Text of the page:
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Jimmy Ballard Connection and One Plane Sw

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J. R. Ryan View Drop Down
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    Posted: 23 April 2005 at 6:57pm

Hey Chuck

This is a great site.  I am a teaching pro and have been for 25 years, I have found the Connection theory by Jimmy Ballard to be the most successful method for both me and my students.  I did however tape Jim Hardy on the Golf Channel in the fall of 2003 and found his one plane swing very intriguing.

  I did find a lot of similarities between the two methods, the arms around the body in the backswing, I have a hard time accepting that.  I have noticed that quite a few PGA Tour players are hitting balls with either a glove, headcover or even stuffing their sleeves under their arm pit to get what I felt was more Connected than One Plane.  The two to me go hand in hand for the most part anyway.

  Being a big Ernie Els fan, I thought with his high left arm at the top of his swing he was more of a two planer, but his swing has become more rounded, similar to Tiger.

  The one thing that I really like about Ballard is the no angle backswing, ( the club pointing to the center of your chest on the takeaway until the left arm is parallel ), and the firing of the right side with the club returning to the center of your chest ( Springing The Shaft ) at impact resulting in dead straight shots.

  Both my students and myself hit the ball very hard and very long doing this with very little effort.  Learning to fire my right side properly has resulted in me hitting drives that are unbelieveable in distance.  I feel that starting the downswing with the lower body or the core is the way to max out your distance and accuracy.

  I am interested in your opinion Chuck about the similarities between Ballard's Connection theory and the One Plane swing.  Afterall Peter Jacobsen did say at one time that Ballard was the greatest teacher of all time.

Hope to pick up your new DVD in the near future.

Thanks Chuck

John Ryan

 

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agent.5 View Drop Down
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Post Options Post Options   Thanks (0) Thanks(0)   Quote agent.5 Quote  Post ReplyReply Direct Link To This Post Posted: 23 April 2005 at 8:22pm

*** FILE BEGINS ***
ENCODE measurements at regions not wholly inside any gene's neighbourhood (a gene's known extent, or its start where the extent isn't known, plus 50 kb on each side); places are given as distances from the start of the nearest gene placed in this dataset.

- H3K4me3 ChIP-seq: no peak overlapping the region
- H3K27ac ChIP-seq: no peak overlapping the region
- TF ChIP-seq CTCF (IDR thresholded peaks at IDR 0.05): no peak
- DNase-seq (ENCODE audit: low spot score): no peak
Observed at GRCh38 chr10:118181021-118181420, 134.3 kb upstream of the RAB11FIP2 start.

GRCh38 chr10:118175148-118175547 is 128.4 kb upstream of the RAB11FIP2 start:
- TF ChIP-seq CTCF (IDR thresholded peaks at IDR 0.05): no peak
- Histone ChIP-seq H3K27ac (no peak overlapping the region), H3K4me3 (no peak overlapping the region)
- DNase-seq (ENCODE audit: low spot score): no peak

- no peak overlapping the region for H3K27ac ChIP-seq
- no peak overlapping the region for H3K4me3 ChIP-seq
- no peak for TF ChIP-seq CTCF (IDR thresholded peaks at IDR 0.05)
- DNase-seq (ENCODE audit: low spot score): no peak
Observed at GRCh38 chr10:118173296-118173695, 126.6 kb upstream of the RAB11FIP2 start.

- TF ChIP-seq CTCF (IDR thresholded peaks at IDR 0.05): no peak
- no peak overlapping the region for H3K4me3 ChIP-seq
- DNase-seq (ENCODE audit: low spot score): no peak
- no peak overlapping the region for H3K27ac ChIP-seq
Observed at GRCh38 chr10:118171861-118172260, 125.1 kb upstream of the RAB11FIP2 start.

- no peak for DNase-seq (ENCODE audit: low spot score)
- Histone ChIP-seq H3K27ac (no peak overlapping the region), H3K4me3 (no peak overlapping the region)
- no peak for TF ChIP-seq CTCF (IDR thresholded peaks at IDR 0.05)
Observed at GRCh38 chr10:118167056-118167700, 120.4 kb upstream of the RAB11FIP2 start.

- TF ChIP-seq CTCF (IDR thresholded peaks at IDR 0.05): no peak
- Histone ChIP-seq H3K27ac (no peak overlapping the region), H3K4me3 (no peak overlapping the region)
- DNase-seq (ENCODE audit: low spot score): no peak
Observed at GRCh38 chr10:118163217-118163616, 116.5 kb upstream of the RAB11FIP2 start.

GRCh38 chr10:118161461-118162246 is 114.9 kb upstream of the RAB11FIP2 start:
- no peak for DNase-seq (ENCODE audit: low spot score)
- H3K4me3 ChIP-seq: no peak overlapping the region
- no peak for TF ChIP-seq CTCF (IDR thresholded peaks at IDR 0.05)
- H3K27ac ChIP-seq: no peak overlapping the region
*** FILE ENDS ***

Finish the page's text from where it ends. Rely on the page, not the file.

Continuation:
May I add a further question:

How does Ballard's "hitting with the three right arms" reconcile with 1PS?  I swing better if I focus on turning the knee and the core, and keeping both arms very very soft.
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Chuck Quinton View Drop Down
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Post Options Post Options   Thanks (0) Thanks(0)   Quote Chuck Quinton Quote  Post ReplyReply Direct Link To This Post Posted: 23 April 2005 at 10:05pm

This question has come up several times to me in the past and I still have not had time to become familiar enough with Ballard's ideas to present any educated commentary on them. I do have an understanding of his basic ideas, but I wouldn't want to post something here that I may not fully understand. I have taught a couple of students who used to work with Ballard, including Lee Janzen's best friend this year at Bay Hill who told me that he didn't like Ballard's ideas because he couldn't hit the ball "out of his own shadow", as he put it. If my understanding is correct, and judging by your post, I think it may be, Ballard doesn't want the arms to get behind the body but wants to maintain the connection. If I am correct here, then this would seem a bit strange to me given that he learned from Sam Byrd who worked with Hogan and played baseball. Byrd based his swing theory on a baseball swing, and the arms are always a bit behind the body in a powerful baseball swing through impact. If you maintained connection of the left arm and swung on a flatter plane while keeping the club in front of your body, the swing would be very short and, thus, lack power. In the one plane swing, the arms freely swing behind the body and across the chest and maintain that position passively through impact.

Ballard's students were not known for being powerful golfers during his hey day and that is a theory circulating in the rumor mill of why he has fallen out of popularity. It sounds like you haven't experienced the same loss of power with Ballards ideas, so I would be very interested in learning more about them from you as it sounds like you would be an educated and experienced source of knowledge. Because this has come up several times from other forum members and it sounds like there are many similarities between the two theories, I would be open to putting up a new forum category specifically to discuss Ballard's theories. I welcome your input. It might be a good opportunity to compare and contrast the two swings for everyone's benefit.